But Cole, who hails from Oakvale, Ontario, Canada, was determined to become a Terp.
"With Coach Cottle, he was a big part and [former assistant] coach [Ryan] Moran was a big part of my decision," Cole said recently. "But I would say that for the most part, it was the campus, it was the players, it was what they had showed me when I came here on my recruiting visit. It was kind of the environment that brought me here and intrigued me. I wouldn't say it was something that deterred me. It made me want to come here more."
Cole took the leap despite the absence of a fellow Canadian on the Maryland roster. That might have dissuaded some, but not Cole.
"I was obviously a little nervous coming here," he admitted. "I didn't know anybody and I didn't have any friends here, and there weren't any past players whom I could have talked to for references. But just seeing how the guys were in the weight room and on the practice field and how they competed on game day, it was just incredible, and that really intrigued me to jump right in."
The Terps have benefited from Cole's loyalty. The junior midfielder leads the team in assists with 20 and ranks fourth in points with 31 and has already surpassed previous career-high marks in goals, assists and points in his first year as a full-time starter.
In his last three starts, Cole has recorded four goals and eight assists, and his emergence as a playmaker will be critical for Maryland (13-3) as the NCAA Division I tournament continues. The No. 6-seeded Terps will face No. 3 seed North Carolina (13-3) in Sunday's quarterfinal at 2:30 p.m. at Navy-Marine Corps Memorial Stadium in Annapolis.
"What I love about Maryland this year is their offensive distribution," said ESPN analyst Mark Dixon, a former Johns Hopkins midfielder. "Last year, when things went south for the Terps, it was [former attackman Michael] Chanenchuk or bust. Now it's people sharing the ball, getting guys open shots, and Cole is one of those guys who has always been steady and now he's getting opportunities to fit right in with [assistant coach] J.L. Reppert's offense in terms of sharing the ball and offensive distribution, and he's just benefited tremendously."
Cole's potential seemed a distant proposition during his first two years with the Terps. He played in just two games as a freshman in 2012 before requiring season-ending wrist surgery, and a slow recovery allowed him to play in just six contests as a sophomore.
Cole produced five goals and seven assists as a member of the second midfield, but earned a promotion with the transfer of sophomore Connor Cannizzaro and an injury to sophomore Tim Rotanz.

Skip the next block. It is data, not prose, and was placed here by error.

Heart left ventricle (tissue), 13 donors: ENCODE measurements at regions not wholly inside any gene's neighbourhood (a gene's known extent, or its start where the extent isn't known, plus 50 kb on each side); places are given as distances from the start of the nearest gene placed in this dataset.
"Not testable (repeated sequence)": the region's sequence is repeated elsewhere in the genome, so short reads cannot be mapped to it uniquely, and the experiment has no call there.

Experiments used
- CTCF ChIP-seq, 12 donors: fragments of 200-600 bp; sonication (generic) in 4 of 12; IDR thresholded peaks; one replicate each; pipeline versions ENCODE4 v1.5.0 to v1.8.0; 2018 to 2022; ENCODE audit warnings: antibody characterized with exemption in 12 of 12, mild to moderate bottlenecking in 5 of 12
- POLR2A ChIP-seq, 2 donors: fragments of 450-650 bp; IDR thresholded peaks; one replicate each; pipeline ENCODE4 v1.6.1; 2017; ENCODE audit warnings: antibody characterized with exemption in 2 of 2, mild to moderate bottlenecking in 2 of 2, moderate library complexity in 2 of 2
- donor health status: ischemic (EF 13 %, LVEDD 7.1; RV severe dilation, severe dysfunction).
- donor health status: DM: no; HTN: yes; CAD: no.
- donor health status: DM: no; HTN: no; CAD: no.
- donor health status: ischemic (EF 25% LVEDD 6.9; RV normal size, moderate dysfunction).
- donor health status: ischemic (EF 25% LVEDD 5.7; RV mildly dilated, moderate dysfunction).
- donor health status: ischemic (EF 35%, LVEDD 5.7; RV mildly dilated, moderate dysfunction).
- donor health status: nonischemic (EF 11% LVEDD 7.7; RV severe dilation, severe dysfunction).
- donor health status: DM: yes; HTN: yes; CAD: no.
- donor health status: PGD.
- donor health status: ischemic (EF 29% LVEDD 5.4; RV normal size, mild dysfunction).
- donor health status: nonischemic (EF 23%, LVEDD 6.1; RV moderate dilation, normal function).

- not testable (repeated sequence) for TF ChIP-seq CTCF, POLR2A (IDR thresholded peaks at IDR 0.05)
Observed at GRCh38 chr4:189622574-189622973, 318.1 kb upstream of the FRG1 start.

Cole's prowess as a distributor has dovetailed with his move from the bottom left spot of Maryland's 3-3 set on extra-man opportunities to the top middle position where he has a broader view of the field and his teammates. It was a spot that Chanenchuk had manned last spring, and Cole has registered nine of his assists in man-up situations.
"He's in a spot in that extra-man [unit] where he's going to have to make a lot of decisions," Tillman said. "He's in the top middle, and that's usually where you need a guy that's going to make good decisions and a guy that has good vision."
But Cole shrugged off a playmaker label, preferring to credit sophomore attackman Matt Rambo, senior attackman Jay Carlson (St. Paul's) and senior midfielder Joe LoCascio for making him look good.
"The guys I'm playing with are really good at canning shots," Cole insisted. "We've got Matt and Joe who can shoot the ball from a pretty good distance. And we've got Jay on the inside who is incredibly crafty. There are so many guys on offense you can rely on to make shots. Assists are the kind of a thing that go hand-in-hand with guys who can score."
LoCascio said Cole's background in box lacrosse — which places an emphasis on physical, rugged play in a more confined space — has helped him develop as a feeder.
"They rely on moving the ball a lot more than the American style of the game," LoCascio said. "When he sees a matchup he likes, he's very opportunistic. And over the years, he's learned how to use his body to his advantage. He's just optimizing that this year."
Brodie Merrill, a former two-time first-team All-American long-stick midfielder at Georgetown and Cole's coach at The Hill Academy in Vaughan, Ontario, has watched several Terps games on the Big Ten Network and has noticed a difference in the 6-foot-3, 190-pound Cole.
"He's always been a mature player and a smart player," Merrill said. "He does the job in the midfield, kind of controlling possessions and the pace. He's always had great range in his shooting. So you see a lot of the same things now, but just at a higher level. You see some of the intangibles like the poise, that understated confidence that he has."
Despite Cole's improvement, few defenses have assigned a long-pole to him, choosing instead to mark LoCascio. Cole laughed when asked if he took those decisions as slights.
"I don't mind going up against a short-stick," he said. "I'm not looking too much into the numbers. I think the eight assists [in the last three games] have come from really good shooting from the guys on offense. I'm not offended. I haven't put up crazy numbers in the past or this year. So I don't foresee a pole in the near future either."